By Nicole Willared
“You shouldn’t feel like you have to go to the big city; as a strategy it’s overrated.”
– Sam Buggeln, NYC theater director
The behind-the-scenes world of theater came to life on the afternoon of March 9 when an intimate group of actors and artists arrived inside Van Duzer’s black box theater to hear Sam Buggeln, translator for HSU’s production of Hater, give a talk about his adaptation of The Misanthrope, life as a director in the Big Apple and the hungry world of theater.
In attendance was Hater director, Michael Fields and his assistant director, 22 year-old HSU theatre major Shea King. King and Fields were still elated from the prior night’s performance of Hater.
“It was a sold out show, the best we ever had,” King said. Sam Buggeln translated Moliere’s The Misanthrope, a 1666 French play. French-speaking Buggeln said it was challenging translating period French into modern-day English.
“Hater was a show that I translated a long time ago,” Buggeln said. “I put it in the back of drawer and forgot about it until years later.”
Buggeln got nostalgic discussing the production of Hater evolving through the various layers of creative productivity; beginning with Moliere’s original work, Misanthrope, then Buggeln’s French/English translation of Misanthrope, the production being directed by the vision of director, Michael Fields and finally the talented actors bringing memorable characters to the theater stage.
Buggeln and Fields may have disagreed on the play’s ending.
“We didn’t change the text,” Field said. “We just changed the way it was performed.” Fields explained the ending was very dark in the original production.
Sam Buggeln is Canadian and has been living in New York for sixteen years making his way up from theater internships and temporary day jobs. Theater student, Shea King, asked Buggeln the question; how can an actor survive and eat while trying to get hired as an actor? Buggeln said getting a job in a casting office is really great work providing invaluable experience.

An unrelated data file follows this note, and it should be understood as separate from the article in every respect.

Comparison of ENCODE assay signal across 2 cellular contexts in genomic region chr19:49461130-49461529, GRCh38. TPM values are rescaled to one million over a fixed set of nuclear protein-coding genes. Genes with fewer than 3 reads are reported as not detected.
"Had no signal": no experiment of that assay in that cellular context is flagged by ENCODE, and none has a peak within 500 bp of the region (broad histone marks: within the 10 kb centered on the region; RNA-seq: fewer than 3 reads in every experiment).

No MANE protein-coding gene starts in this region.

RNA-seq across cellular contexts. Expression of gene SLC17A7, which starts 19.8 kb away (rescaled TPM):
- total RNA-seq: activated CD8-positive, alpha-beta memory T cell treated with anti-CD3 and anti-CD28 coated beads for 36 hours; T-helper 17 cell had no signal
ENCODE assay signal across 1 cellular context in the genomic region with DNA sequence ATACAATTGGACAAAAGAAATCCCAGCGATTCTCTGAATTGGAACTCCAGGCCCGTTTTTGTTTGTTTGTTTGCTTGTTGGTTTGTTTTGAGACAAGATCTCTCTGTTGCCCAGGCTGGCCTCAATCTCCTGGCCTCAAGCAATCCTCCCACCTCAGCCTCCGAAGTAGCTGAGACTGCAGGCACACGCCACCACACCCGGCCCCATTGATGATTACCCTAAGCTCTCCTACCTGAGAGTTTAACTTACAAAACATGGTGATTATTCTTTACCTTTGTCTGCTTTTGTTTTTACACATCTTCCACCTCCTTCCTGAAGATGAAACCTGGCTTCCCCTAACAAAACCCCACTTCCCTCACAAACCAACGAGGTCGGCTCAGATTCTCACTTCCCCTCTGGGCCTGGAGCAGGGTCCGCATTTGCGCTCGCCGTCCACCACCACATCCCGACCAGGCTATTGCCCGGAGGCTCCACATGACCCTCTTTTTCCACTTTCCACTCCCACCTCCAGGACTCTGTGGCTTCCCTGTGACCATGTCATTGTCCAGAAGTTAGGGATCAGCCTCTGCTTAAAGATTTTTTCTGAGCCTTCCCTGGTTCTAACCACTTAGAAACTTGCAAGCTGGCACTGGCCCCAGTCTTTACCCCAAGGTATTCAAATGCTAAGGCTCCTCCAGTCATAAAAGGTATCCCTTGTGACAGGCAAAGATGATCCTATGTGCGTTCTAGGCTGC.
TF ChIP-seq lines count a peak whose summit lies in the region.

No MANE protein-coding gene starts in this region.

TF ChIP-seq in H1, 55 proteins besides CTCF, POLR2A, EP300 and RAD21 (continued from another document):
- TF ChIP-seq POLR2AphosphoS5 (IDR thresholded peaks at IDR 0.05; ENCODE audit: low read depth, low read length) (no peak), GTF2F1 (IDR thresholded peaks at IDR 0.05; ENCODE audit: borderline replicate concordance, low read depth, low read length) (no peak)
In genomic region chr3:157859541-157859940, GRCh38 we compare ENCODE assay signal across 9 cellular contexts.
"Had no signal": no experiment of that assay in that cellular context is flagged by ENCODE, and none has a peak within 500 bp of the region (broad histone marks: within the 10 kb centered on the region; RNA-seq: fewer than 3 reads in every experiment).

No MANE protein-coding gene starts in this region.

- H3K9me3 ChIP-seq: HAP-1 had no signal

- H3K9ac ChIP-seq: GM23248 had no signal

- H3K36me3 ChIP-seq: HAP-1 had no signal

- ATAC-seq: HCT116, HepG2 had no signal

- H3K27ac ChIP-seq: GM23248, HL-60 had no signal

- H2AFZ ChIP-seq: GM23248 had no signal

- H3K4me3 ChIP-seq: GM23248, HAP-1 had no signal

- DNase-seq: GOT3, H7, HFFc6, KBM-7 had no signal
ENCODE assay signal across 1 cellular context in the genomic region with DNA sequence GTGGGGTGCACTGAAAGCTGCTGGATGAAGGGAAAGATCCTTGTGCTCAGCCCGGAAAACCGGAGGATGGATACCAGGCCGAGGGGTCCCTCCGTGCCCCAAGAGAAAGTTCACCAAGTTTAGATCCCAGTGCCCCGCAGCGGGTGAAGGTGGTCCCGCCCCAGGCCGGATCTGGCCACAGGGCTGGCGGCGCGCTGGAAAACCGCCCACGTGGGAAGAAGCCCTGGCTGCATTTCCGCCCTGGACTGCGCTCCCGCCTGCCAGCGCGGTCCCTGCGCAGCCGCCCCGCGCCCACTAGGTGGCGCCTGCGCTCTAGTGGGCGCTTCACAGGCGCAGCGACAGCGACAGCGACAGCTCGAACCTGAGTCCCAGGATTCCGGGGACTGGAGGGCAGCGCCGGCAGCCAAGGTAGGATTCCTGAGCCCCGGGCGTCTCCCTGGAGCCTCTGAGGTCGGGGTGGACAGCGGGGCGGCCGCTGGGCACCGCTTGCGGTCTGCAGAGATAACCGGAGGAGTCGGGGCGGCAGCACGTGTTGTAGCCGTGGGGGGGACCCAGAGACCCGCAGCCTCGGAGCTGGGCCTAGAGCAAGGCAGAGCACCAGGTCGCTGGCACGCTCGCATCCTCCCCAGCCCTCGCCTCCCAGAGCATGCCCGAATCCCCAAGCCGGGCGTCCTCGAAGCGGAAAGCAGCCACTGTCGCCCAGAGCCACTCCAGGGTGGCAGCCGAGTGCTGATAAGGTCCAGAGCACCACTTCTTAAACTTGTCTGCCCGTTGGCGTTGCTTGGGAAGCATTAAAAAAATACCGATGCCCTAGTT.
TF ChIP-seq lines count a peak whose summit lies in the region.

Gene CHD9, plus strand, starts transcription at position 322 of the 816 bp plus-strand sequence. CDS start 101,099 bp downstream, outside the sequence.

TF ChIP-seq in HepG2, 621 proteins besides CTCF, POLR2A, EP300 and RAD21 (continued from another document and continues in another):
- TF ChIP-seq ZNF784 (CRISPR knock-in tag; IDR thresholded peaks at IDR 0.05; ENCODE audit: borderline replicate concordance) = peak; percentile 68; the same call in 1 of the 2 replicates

“In terms of eating, that is a really good question, it’s really hard,” Buggeln said. “You shouldn’t feel like you have to go to the big city; as a strategy it’s overrated.”
The intimate group got to know each other well over comical stories: Fields hired an actor he thought embodied the character as opposed to just hiring the good actor which brought up the subject of what director’s look for in their actors. Buggeln said directors want happy and grateful actors who are also helpful and polite.
“Directors respond better to someone who is easier to work with,” Buggeln said, “rather than the tortured genius.” Fields related another story about having no choice but to use actor resumes to plug an uncontrollable leak in a theater bathroom; the point of the story being, for actors, to always try, try again. Buggeln said once an actor finally gets through the door and secures the audition; there are things an actor should keep in mind while reading for the acting role.
“Don’t look the casting director in the eye,” Buggeln said. “This can make the director feel uncomfortable.”
Buggeln’s experience and unabashed honesty provided the days inspiration for the inquisitive thespians in attendance. By the time the discussion wrapped up, the group had to come up for air from the crescendos of laughter.
“Do three things every day to advance your career,” Buggeln said. He stressed the efforts of reaching out to someone or emailing someone are good ways to make contacts and build relationships. The eager actors and artists were fired up with inspiration by the time Buggeln shared his last and final tip for an artist’s success.
“Always say yes to projects,” Buggeln said. “And always, always quit your day job.”